Wednesday, April 23, 2008
Who needs zoning in a metro area that has been an exemplar of sprawl, and where land uses have been separated well by covenants and culture? These are some of the reasons why Houston has resisted thorough zoning and land use laws for so long. But things may be changing, as explained in this recent article from the Houston Chronicle. One reason that the topic is gaining more traction: the rise of new dense construction plans in a city traditionally famous for its low density.
Houston’s decisions will be fascinating politics and law, because the adoption of new land use laws could go in various directions: traditional, anti-density laws to help affluent homeowners; laws favoring “smart” density; laws that give local autonomy; and an infinity of variants.
To me, the outcome of this debate in Houston and elsewhere is more fascinating, and more important for the future of the typical American, than the squabbling of presidential candidates about who is more in touch with the average Joe and Juanita. But that’s just me ….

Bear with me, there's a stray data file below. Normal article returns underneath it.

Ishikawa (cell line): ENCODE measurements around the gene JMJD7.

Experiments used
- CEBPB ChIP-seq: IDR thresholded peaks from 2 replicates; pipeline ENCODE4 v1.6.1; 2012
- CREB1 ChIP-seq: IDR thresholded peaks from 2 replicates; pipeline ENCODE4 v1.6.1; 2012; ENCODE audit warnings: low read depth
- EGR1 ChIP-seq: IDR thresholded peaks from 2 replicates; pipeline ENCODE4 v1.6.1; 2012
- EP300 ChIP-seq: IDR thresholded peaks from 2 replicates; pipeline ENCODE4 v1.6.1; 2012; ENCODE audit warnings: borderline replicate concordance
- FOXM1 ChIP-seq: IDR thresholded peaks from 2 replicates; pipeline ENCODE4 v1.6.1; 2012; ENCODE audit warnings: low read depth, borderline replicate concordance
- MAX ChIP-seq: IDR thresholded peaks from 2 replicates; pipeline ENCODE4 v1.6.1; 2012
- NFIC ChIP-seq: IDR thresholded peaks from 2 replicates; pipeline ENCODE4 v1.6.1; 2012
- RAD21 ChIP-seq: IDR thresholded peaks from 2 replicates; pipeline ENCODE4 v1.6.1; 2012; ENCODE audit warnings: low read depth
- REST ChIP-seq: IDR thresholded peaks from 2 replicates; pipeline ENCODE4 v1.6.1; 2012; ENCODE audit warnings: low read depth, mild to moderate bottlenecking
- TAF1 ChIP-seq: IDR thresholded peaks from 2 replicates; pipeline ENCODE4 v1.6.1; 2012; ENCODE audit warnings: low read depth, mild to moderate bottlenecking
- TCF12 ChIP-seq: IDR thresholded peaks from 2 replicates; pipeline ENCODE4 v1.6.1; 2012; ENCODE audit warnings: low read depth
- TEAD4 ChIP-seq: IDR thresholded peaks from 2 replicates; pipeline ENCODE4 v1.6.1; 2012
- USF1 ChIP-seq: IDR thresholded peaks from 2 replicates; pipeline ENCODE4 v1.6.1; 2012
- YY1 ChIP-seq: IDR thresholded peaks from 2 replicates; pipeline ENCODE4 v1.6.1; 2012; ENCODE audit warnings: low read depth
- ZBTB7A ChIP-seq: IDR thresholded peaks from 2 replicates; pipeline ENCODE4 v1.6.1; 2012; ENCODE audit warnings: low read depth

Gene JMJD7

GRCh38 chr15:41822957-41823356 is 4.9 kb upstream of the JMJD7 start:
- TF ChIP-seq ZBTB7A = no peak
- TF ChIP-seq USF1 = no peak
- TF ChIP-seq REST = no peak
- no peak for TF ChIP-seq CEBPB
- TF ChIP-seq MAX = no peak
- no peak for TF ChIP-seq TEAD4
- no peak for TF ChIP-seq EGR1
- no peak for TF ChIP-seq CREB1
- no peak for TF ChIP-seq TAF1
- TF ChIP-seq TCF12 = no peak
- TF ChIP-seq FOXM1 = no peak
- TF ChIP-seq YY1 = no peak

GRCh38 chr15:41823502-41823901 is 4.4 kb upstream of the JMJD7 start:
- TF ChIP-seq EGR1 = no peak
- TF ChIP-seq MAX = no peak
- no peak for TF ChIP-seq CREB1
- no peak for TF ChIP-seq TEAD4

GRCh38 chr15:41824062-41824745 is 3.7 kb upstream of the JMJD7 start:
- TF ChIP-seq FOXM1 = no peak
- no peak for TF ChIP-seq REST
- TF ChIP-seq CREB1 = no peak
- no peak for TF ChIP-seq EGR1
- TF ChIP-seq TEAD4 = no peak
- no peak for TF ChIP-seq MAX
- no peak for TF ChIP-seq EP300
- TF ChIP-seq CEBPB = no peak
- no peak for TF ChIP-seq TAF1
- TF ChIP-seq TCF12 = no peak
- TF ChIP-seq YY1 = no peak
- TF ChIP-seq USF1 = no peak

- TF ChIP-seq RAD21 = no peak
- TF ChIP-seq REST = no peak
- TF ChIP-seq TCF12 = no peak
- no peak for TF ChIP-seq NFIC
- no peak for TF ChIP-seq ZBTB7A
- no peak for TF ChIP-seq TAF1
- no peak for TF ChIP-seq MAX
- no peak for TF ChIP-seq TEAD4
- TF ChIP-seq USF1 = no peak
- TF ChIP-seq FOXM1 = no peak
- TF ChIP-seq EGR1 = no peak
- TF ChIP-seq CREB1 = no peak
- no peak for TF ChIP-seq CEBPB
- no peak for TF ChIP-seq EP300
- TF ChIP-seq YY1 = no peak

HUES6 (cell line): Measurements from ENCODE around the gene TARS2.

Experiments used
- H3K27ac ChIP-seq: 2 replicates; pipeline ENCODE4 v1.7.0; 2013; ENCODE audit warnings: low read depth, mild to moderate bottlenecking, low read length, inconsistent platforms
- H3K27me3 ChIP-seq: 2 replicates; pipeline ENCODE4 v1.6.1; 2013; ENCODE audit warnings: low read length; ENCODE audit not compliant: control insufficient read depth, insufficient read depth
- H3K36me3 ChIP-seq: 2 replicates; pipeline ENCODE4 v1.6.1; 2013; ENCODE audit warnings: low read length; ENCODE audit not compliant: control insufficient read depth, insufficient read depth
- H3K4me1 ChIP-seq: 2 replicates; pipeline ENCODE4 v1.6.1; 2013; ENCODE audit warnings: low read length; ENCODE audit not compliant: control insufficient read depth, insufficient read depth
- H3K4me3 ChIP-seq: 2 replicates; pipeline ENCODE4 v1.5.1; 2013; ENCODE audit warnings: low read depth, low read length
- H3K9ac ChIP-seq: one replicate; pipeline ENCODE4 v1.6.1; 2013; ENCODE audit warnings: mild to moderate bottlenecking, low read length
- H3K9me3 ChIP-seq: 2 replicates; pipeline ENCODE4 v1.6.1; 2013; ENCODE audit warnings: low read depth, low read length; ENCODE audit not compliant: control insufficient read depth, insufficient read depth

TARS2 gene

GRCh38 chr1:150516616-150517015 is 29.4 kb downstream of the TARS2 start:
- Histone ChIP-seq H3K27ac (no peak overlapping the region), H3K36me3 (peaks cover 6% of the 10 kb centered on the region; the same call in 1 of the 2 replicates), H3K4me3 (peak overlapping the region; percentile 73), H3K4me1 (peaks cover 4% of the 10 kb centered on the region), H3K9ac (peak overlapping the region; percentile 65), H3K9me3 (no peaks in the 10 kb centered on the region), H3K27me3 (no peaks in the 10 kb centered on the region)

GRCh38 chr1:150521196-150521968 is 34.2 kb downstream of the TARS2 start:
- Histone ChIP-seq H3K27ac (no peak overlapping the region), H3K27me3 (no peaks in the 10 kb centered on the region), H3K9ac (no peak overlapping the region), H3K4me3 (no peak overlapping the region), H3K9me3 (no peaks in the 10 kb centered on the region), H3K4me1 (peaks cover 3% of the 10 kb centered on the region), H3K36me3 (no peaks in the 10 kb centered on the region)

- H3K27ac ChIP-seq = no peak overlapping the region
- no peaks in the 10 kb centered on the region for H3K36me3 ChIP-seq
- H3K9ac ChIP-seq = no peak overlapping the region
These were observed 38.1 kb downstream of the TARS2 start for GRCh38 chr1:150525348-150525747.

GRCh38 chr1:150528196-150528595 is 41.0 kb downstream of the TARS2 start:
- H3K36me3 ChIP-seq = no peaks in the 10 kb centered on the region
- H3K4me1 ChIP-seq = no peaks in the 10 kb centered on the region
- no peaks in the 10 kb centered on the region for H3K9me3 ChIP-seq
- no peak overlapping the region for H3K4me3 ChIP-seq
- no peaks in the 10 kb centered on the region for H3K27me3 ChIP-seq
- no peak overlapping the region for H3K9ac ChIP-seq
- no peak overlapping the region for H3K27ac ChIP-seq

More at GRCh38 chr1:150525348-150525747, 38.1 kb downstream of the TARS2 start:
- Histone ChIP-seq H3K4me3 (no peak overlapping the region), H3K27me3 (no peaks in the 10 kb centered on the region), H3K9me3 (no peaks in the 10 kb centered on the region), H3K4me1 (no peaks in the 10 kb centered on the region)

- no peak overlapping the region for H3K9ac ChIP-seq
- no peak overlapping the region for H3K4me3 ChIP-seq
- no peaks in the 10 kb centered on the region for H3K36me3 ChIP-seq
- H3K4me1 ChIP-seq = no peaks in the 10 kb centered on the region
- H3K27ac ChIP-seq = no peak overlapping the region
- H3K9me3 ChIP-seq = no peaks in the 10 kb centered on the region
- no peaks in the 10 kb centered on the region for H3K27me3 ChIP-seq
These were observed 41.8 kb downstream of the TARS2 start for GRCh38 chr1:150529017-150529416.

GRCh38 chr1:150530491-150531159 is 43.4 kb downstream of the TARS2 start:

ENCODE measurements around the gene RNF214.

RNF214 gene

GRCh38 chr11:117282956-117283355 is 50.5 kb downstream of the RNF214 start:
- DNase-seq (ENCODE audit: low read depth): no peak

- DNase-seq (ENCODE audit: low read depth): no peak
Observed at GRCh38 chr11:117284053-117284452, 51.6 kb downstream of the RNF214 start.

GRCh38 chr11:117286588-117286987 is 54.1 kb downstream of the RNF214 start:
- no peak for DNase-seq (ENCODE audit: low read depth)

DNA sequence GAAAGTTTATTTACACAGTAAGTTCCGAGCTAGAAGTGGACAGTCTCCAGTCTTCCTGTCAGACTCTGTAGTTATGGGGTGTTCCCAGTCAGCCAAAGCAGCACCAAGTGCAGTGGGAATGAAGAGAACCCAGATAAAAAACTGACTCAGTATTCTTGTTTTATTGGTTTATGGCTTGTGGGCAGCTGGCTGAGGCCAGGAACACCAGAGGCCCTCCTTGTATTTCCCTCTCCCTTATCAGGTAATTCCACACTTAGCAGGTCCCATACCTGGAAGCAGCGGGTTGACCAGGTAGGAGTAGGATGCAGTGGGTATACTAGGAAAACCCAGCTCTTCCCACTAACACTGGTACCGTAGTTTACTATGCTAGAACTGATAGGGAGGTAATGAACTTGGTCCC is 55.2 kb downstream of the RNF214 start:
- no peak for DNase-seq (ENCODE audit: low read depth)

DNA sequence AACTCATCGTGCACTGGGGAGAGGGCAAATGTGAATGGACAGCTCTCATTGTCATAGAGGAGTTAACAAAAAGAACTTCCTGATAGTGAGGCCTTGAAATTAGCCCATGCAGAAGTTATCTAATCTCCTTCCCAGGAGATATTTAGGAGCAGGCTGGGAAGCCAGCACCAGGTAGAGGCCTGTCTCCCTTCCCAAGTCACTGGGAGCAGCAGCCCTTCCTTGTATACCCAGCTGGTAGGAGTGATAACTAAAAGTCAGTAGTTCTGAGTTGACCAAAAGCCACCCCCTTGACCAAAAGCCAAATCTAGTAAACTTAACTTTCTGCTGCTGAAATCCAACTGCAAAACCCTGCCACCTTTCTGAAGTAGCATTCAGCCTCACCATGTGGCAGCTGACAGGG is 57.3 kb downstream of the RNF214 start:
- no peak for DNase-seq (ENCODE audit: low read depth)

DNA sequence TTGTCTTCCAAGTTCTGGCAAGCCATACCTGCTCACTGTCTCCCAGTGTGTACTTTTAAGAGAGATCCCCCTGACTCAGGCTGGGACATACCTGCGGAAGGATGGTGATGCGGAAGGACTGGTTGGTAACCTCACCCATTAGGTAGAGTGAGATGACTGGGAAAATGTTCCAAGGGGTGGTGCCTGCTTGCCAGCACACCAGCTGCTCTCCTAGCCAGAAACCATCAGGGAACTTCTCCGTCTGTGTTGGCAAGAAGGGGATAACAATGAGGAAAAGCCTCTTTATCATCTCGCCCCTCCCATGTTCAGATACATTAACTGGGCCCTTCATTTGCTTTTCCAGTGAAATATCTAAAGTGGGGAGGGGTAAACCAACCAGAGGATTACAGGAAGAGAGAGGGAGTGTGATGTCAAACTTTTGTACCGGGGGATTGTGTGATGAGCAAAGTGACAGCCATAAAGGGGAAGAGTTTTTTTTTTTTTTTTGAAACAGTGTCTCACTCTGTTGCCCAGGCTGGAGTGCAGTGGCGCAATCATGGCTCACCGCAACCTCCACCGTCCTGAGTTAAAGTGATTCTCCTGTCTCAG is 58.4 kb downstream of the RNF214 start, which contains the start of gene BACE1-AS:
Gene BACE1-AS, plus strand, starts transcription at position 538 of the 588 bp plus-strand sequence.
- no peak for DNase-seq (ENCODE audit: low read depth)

This blog is an Amazon affiliate. Help support Land Use Prof Blog by making purchases through Amazon links on this site at no cost to you.
- Stephen R. Miller on Why are building inspectors so often on the take?
- Josh Hightree on What makes people leave rural areas, and what makes them stay
- Jessica Shoemaker on What makes people leave rural areas, and what makes them stay
- Jamie Baker Roskie on Why are building inspectors so often on the take?
- Stephen R. Miller on What makes people leave rural areas, and what makes them stay
- Water Down Under: A Report from Australia by Barbara Cosens: Post 5: Indigenous Rights to Water and Capacity Building
- Land Use Law-Related Articles Posted on SSRN in February
- March 4-6: Stanford 2015 Rural West Conference: Preservation and Transformation: The Future of the Rural West
- March 3 - J.B. Ruhl to deliver Boehl Distinguished Lecture in Land Use Policy at U Louisville Law
- Is this blog post "advertising"? California's bar proposes bright-line rule for regulating attorney blogs